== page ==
Being in the cake business for years, we have developed several different systems to make our lives easier in terms of how our business functions. A common issue that most cake makers run into is pricing. There is a lot of information on the internet on how to price cakes and everyone will do it a little different.
At Yeners Cakes, we mostly overcame this challenge by creating a system of itemisation. So basically, instead of pricing things as whole products, we broke it down into the specific elements or services that were involved for each product. This was quite a big task to begin with but once we were done, we had a consistent and reliable system that we could use while we ran our business. One of the things that we itemised were cake sizes.
We will be discussing this topic of pricing and itemisation a lot more in future but for now, here is a free cake sizing guide that we put together for download. Of course we can’t cover every single size because there would be an endless number of variations but this guide was compiled from many of the common sizes that we used in our business over the years. This free guide contains 160 different arrangements and sizes.
This is not a pricing guide and it does not contain any prices but if you like the idea of itemisation, pricing your actual ‘cake’ parts of your products may be easier with this guide.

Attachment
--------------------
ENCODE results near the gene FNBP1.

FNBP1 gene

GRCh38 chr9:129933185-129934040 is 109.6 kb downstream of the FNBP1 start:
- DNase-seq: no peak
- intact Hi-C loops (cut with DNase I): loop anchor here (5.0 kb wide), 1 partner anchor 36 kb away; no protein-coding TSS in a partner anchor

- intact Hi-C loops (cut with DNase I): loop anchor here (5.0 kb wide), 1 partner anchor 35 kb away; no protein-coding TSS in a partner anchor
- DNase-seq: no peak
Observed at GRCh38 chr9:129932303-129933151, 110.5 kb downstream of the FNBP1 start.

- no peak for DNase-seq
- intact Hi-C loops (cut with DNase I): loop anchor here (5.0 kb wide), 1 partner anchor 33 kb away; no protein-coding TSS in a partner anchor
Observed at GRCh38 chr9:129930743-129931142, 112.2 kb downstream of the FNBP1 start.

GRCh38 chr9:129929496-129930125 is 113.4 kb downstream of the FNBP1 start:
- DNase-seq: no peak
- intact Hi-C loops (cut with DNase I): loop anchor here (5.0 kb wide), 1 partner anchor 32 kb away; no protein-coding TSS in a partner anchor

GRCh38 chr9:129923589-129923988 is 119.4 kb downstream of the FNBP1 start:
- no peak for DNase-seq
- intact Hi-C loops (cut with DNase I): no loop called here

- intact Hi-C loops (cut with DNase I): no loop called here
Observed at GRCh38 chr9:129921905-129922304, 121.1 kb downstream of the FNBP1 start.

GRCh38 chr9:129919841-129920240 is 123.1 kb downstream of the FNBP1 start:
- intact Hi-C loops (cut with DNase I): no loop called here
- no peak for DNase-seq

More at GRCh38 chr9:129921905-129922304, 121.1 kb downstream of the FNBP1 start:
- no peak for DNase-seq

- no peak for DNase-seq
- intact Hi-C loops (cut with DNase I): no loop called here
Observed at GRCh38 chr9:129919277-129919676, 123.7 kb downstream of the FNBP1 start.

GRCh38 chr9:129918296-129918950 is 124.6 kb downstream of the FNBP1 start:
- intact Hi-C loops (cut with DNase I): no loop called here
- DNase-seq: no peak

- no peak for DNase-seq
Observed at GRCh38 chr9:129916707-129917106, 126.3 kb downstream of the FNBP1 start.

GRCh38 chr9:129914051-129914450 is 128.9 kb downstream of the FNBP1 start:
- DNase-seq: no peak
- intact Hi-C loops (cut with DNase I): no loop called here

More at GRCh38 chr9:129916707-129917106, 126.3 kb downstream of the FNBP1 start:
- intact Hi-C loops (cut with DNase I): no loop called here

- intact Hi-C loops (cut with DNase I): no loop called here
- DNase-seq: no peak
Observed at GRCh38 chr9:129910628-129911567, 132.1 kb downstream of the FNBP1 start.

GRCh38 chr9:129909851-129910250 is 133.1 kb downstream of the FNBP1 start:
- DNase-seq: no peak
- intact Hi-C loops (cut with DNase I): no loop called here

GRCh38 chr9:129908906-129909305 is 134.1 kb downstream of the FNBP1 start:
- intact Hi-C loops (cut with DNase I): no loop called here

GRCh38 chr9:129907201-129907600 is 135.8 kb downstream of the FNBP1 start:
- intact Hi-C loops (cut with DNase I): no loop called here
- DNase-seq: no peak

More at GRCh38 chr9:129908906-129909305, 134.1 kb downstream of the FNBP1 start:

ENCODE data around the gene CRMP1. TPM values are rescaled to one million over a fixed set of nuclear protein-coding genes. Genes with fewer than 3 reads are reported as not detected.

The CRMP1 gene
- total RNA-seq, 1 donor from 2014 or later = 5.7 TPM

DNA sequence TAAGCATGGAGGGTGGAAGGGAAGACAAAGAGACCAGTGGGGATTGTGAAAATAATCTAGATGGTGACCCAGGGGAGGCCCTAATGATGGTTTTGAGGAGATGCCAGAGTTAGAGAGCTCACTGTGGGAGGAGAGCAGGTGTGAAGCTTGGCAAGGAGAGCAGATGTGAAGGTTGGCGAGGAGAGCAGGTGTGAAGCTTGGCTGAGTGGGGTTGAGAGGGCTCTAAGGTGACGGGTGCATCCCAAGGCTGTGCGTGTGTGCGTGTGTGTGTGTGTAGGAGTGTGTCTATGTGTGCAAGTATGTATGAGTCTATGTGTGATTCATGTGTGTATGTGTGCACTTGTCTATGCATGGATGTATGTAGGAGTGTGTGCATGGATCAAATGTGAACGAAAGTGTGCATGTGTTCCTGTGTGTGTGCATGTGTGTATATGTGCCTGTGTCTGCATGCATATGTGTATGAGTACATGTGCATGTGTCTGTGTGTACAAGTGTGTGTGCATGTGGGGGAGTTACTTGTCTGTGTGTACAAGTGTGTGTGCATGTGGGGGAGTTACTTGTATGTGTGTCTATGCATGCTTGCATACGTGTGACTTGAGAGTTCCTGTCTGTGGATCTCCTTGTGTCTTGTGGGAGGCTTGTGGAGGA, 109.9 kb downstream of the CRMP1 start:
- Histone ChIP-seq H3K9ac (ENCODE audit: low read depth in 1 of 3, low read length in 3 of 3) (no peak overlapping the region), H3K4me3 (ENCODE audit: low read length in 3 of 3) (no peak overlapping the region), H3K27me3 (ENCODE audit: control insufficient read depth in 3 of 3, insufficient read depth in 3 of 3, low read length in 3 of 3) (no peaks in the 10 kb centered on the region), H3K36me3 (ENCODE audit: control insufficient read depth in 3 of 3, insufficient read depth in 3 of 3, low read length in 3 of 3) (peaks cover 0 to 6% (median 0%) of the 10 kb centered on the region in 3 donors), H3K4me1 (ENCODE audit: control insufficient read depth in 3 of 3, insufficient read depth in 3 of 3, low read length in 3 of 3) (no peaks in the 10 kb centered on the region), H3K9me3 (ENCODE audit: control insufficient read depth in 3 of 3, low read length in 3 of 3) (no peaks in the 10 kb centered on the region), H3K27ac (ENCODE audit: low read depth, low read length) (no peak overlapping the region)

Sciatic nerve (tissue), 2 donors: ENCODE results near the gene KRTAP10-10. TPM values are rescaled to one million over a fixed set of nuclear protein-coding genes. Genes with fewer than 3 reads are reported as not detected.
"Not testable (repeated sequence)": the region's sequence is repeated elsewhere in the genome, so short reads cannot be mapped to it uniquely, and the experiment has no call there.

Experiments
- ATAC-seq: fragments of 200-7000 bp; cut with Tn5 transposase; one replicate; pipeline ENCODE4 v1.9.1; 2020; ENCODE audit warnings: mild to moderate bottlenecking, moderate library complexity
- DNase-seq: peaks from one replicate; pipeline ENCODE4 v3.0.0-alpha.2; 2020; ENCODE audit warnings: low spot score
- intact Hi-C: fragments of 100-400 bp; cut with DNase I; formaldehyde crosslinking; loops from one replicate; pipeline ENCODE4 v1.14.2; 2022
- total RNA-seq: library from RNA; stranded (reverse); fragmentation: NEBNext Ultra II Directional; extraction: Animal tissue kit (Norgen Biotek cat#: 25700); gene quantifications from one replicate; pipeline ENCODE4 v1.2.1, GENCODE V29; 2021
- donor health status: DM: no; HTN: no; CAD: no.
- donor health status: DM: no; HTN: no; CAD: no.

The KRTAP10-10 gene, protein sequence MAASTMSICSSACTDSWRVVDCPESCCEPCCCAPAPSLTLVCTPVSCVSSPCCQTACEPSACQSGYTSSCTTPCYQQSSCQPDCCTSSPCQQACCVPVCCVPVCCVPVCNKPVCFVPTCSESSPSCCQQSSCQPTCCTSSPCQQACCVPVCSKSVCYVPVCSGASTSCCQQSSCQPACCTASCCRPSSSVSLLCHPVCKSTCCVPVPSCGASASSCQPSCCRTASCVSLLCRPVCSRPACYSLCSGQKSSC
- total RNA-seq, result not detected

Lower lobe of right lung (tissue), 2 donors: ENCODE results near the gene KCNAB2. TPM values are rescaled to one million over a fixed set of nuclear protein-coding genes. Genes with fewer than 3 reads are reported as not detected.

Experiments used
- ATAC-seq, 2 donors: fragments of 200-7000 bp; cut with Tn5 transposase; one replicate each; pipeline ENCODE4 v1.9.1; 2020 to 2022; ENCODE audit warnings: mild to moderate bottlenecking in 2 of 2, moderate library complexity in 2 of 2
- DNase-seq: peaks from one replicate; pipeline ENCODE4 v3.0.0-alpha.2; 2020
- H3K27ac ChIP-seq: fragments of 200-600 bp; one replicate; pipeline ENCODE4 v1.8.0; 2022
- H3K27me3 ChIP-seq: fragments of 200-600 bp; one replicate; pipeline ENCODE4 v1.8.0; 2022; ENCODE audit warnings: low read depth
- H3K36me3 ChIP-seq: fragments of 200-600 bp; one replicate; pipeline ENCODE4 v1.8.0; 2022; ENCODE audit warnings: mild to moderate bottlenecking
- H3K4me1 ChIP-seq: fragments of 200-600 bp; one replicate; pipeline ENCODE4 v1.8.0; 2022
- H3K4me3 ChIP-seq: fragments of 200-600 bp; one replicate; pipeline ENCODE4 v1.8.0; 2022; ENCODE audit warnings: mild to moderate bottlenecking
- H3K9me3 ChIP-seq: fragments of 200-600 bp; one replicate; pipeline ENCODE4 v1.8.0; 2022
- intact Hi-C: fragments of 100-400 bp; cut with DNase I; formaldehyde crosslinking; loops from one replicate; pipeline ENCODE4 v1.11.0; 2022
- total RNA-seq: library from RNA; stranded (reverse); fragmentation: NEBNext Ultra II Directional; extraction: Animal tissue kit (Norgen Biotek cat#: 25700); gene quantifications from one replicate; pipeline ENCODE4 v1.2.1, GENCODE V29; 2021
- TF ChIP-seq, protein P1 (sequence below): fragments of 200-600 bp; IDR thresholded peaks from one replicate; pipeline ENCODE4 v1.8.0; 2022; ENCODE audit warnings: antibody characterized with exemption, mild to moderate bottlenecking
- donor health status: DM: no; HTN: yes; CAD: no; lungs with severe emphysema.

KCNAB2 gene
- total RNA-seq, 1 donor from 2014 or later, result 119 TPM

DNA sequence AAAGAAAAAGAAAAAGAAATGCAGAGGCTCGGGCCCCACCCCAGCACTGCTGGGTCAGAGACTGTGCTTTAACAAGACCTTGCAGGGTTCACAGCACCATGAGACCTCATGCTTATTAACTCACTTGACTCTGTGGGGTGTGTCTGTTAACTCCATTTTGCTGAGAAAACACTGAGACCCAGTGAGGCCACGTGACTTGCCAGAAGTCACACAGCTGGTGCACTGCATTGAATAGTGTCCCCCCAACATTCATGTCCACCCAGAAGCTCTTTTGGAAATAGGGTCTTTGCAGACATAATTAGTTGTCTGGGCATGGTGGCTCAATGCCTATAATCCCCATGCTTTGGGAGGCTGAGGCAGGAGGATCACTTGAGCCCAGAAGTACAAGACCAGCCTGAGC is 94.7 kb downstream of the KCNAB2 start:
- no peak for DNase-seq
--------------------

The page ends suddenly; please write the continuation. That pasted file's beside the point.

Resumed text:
The measurements in the cake sizing chart are all in millimetres. If you wish to convert to inches, its pretty safe to round off as follows…
25 mm = 1 inch
50 mm = 2 inches
75 mm = 3 inches
100 mm = 4 inches
125 mm = 5 inches
150 mm = 6 inches
175 mm = 7 inches
200 mm = 8 inches
225 mm = 9 inches
250 mm = 10 inches
and so on…
Please note however, that the larger it gets, the more of an offset there will be with the accuracy. For example, 25mm is about .98 inch so we can safely round it off to 1 inch but 250mm is about 9.84 inches (slightly less) where I guess it is still ok to round of to 10 inches but just keep it in mind. If you go up to 300mm or 400mm, the gap will get even bigger so rounding off might not be so accurate but it should be ok to round off with the numbers listed above in most cases.